Lower world stocks, rising domestic demand and crop concerns overseas, are fuelling expectations concerning prices for the 2018 wheat crop.
With good prices on offer for new crop wheat, it makes sense, from a risk management perspective, to lock in a proportion of new crop, even though prices could go higher.
This is the view of Rupert Somerscales, consultant at grain market analysts, ODA. “We are already around import parity, which means prices will be more influenced by what’s going on the Continent and in the wider world. Since French wheat is competitive, there is little reason for the price to go down significantly.”
Mr Somerscales says the 2018/19 crop marketing year has parallels with 2017/18. “There are some similarities on the balance sheet. Production level is likely to be similar, with a similar type of structure on the usage side of things, particularly for wheat.”
While he has a high degree of confidence in Defra’s wheat consumption data, he says wheat production figures from the Defra June agricultural survey have shaken his confidence in this data source.
ODA’s data indicates a production figure of 14.47 million tonnes for 2017/18 with Defra predicting 15.2mt initially, later revising this to 14.84mt. Data subsequently published for the first time by the RPA backed up ODA’s prediction.
“With Defra’s production number still wrong by around 400,000t I will have less confidence in this [June survey] data in future. We’ll rely on our own data and RPA data but RPA data comes too late in the marketing year. We will rely on farmers more to tell us what is going on in terms of yield.”
Usage wise, bioethanol plants and compound feed mills had been ‘fighting it out’ for feed wheat this selling season, particularly in the North, says Mr Somerscales. “Basis levels have been through the roof because of these guys [bioethanol producers]. And they are not going away unless politicians come in and say it is creating problems for the consumer.”
He says demand from bioethanol plants has seen some extreme movements of wheat within the UK with it travelling to the Teeside-based Ensus plant by road from as far away as Southampton. “At these current prices, it may pay for supplies to be shipped by coasters from the South and East.”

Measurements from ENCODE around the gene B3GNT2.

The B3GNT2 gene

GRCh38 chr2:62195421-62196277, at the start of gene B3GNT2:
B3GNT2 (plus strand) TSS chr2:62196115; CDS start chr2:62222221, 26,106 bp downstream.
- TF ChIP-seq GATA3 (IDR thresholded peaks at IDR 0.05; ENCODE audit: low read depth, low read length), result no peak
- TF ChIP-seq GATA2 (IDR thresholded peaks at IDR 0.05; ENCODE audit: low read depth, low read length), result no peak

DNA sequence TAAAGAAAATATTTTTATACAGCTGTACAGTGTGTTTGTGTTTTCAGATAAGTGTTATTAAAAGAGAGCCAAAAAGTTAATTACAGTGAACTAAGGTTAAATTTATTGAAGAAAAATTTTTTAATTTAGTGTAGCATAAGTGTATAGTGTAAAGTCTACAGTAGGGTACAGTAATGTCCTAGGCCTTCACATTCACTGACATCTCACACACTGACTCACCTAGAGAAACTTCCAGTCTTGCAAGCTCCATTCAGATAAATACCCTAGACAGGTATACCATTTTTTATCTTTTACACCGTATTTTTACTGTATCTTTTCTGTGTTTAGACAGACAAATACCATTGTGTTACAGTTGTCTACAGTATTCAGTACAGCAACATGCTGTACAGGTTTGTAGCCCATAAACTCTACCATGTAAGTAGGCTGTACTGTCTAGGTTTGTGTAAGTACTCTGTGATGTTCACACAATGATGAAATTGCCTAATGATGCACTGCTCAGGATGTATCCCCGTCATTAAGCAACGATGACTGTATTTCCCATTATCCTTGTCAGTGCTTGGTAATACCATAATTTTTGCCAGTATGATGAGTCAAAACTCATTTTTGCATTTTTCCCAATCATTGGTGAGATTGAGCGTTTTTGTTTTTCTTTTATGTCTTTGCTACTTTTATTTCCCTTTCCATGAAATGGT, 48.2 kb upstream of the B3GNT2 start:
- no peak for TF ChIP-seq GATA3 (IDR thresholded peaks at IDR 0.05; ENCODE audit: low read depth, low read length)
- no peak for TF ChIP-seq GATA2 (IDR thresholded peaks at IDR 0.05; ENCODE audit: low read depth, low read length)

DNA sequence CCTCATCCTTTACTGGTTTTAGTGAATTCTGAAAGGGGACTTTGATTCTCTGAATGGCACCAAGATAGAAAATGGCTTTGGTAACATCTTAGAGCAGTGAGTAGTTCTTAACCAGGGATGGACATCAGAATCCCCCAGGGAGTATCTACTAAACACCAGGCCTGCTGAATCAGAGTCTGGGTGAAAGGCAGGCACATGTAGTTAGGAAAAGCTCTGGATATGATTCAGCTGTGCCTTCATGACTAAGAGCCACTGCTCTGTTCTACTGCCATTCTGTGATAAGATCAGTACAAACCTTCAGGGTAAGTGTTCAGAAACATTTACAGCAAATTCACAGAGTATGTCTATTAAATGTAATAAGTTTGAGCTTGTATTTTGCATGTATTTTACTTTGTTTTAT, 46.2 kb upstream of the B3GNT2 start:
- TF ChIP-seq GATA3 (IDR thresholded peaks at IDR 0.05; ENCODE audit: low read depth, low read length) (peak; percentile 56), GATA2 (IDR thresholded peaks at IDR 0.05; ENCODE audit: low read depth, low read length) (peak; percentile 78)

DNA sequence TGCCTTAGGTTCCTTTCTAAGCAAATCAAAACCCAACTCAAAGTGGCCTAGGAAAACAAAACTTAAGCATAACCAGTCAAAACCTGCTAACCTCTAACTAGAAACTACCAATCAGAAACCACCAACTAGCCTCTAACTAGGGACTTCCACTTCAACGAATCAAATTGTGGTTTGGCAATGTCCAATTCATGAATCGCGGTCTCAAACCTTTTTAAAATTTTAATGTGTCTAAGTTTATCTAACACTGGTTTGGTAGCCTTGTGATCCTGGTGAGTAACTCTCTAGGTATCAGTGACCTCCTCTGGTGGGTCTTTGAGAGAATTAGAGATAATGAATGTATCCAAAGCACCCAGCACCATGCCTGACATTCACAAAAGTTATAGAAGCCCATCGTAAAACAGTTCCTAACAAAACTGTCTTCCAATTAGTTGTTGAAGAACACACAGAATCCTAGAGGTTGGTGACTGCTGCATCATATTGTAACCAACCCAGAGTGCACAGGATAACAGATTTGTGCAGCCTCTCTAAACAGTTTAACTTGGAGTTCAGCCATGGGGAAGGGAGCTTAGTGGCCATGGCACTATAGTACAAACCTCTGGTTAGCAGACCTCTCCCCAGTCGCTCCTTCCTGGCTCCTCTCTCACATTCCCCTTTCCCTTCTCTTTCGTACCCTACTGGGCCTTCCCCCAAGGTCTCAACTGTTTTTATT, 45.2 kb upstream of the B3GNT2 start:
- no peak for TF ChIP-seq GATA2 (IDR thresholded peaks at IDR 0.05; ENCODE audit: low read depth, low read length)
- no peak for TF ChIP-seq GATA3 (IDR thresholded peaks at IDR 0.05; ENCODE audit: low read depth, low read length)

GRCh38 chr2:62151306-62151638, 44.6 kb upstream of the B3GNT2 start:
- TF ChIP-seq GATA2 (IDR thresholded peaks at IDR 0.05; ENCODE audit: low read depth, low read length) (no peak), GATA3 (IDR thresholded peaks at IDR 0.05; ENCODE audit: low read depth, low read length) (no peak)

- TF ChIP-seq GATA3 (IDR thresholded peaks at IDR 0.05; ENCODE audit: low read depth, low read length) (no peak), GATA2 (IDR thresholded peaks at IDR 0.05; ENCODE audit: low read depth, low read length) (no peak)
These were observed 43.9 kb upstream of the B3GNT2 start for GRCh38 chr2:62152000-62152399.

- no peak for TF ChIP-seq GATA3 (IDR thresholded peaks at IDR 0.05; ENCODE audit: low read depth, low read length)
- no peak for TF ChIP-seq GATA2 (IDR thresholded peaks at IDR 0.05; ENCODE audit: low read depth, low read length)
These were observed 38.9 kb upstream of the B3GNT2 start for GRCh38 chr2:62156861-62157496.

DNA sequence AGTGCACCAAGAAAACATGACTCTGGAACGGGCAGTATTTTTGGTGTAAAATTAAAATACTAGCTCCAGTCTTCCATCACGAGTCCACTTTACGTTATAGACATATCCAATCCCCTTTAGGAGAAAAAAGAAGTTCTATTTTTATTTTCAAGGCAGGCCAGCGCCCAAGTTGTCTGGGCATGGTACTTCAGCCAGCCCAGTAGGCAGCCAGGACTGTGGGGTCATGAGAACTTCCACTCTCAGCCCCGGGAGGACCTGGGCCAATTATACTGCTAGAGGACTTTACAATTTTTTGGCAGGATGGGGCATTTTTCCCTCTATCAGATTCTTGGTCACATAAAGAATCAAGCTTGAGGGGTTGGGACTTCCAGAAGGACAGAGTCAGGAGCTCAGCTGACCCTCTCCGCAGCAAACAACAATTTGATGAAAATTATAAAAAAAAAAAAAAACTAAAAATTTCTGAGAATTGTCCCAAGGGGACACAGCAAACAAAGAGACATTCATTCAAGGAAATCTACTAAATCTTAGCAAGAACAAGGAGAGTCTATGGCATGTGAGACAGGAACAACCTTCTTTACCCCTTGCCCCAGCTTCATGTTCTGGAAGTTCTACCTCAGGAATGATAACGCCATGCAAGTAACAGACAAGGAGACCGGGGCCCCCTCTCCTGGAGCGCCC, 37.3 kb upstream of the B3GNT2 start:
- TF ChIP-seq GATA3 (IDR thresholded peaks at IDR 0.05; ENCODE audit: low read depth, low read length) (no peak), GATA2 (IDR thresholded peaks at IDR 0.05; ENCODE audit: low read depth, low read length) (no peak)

On the UK wheat consumption side, Mr Somerscales says animal feed usage is growing year by year and that markets for milling wheat, brewing and distilling are seeing a linear increase year on year. “They are not a particularly volatile data series and I would not be surprised to see another small increase in demand in all sectors.”
Whereas in the past, higher prices would normally encourage farmers to grow more wheat, issues such as black-grass, which have forced rotational changes, mean this market mechanism is ‘almost broken’, says Mr Somerscales.
“Demand for wheat [2018/19 marketing year] is strong again. Markets have already moved to around import parity and will likely stay there all season. Perhaps there will be four times more imports than exports and the new crop basis is already strong. Import parity will be a key metric - world prices will dictate our local market.”
Factors affecting world prices include a reduction in stock levels after five years of rising levels. “Excluding China, it is the third year stocks are getting lower. This is supportive for prices,” adds Mr Somerscales.
Spring sowings have been delayed in Russia and one-third of its crop is at risk of not being planted, he says. “This has seen European and UK prices well supported in the last six weeks.”
Adding to price support are drought conditions in the US which means production in the eight key exporting nations is likely to be down by 9mt year-on-year, adding to the 28mt reduction in harvest 2017.
A decline in world stocks is also likely to make for more volatile trading conditions, augmented by political, economic and financial market risks, adds Mr Somerscales.